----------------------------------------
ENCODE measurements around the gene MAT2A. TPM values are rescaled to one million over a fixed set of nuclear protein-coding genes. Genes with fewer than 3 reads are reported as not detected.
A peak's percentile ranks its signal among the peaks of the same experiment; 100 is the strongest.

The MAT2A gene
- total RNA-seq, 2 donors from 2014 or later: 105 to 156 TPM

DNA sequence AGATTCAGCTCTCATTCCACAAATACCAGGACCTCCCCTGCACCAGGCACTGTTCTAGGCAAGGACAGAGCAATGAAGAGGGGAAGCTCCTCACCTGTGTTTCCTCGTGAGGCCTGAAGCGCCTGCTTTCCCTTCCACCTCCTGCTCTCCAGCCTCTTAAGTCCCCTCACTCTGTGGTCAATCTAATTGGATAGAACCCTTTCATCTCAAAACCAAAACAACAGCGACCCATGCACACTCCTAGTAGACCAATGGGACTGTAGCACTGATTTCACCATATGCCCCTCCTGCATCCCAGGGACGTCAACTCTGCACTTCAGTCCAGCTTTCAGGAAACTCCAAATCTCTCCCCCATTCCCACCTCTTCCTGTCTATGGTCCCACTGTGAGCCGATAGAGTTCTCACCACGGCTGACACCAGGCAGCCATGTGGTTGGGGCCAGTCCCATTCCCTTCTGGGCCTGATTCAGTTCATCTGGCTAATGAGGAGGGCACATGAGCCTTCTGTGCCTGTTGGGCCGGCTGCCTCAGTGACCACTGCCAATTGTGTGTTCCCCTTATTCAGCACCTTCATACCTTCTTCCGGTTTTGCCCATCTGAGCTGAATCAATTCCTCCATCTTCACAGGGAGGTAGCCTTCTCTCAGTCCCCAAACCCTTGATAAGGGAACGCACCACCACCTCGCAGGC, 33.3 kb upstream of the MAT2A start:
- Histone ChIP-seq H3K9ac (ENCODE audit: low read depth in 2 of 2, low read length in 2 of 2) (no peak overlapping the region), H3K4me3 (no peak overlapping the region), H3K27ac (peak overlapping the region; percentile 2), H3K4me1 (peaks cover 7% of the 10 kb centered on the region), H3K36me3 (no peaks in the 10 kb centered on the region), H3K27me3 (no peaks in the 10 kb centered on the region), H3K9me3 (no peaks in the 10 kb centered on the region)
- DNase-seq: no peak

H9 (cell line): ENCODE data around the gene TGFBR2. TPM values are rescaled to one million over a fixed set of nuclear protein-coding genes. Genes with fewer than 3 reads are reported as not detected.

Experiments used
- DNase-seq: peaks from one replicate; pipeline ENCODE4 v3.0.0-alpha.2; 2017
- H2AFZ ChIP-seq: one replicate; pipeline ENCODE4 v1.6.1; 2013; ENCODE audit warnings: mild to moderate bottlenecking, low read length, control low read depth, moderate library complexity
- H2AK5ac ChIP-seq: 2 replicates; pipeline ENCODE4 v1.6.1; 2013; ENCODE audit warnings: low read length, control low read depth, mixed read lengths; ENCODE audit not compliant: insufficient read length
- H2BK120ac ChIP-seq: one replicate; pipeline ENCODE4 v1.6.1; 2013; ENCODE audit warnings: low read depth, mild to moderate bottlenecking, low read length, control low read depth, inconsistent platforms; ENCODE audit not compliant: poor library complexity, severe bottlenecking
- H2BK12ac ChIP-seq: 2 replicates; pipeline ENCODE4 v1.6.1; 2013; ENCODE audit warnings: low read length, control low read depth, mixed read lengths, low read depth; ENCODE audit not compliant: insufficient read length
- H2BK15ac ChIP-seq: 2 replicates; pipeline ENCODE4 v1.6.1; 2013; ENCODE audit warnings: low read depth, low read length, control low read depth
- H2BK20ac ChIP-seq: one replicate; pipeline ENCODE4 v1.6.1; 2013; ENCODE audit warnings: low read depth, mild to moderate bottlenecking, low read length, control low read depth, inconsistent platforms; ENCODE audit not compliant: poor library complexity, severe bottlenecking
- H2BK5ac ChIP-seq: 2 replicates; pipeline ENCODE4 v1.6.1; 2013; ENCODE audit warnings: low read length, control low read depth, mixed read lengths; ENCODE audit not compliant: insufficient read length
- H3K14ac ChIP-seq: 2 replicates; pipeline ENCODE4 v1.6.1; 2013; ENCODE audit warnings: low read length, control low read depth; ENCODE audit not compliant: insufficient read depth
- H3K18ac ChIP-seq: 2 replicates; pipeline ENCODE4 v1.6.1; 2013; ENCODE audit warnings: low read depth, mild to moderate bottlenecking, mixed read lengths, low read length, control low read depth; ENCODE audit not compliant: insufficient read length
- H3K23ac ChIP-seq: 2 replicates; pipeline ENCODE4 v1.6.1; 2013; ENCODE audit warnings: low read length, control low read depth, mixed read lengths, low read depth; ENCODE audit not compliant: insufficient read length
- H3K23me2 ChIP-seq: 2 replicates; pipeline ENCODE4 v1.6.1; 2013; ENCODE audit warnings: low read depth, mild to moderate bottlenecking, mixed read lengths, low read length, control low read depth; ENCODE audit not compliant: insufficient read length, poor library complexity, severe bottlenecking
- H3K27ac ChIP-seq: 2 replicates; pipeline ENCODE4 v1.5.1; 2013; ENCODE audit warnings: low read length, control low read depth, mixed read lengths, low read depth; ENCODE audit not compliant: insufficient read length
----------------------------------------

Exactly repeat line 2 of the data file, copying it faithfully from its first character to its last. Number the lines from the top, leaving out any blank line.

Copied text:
A peak's percentile ranks its signal among the peaks of the same experiment; 100 is the strongest.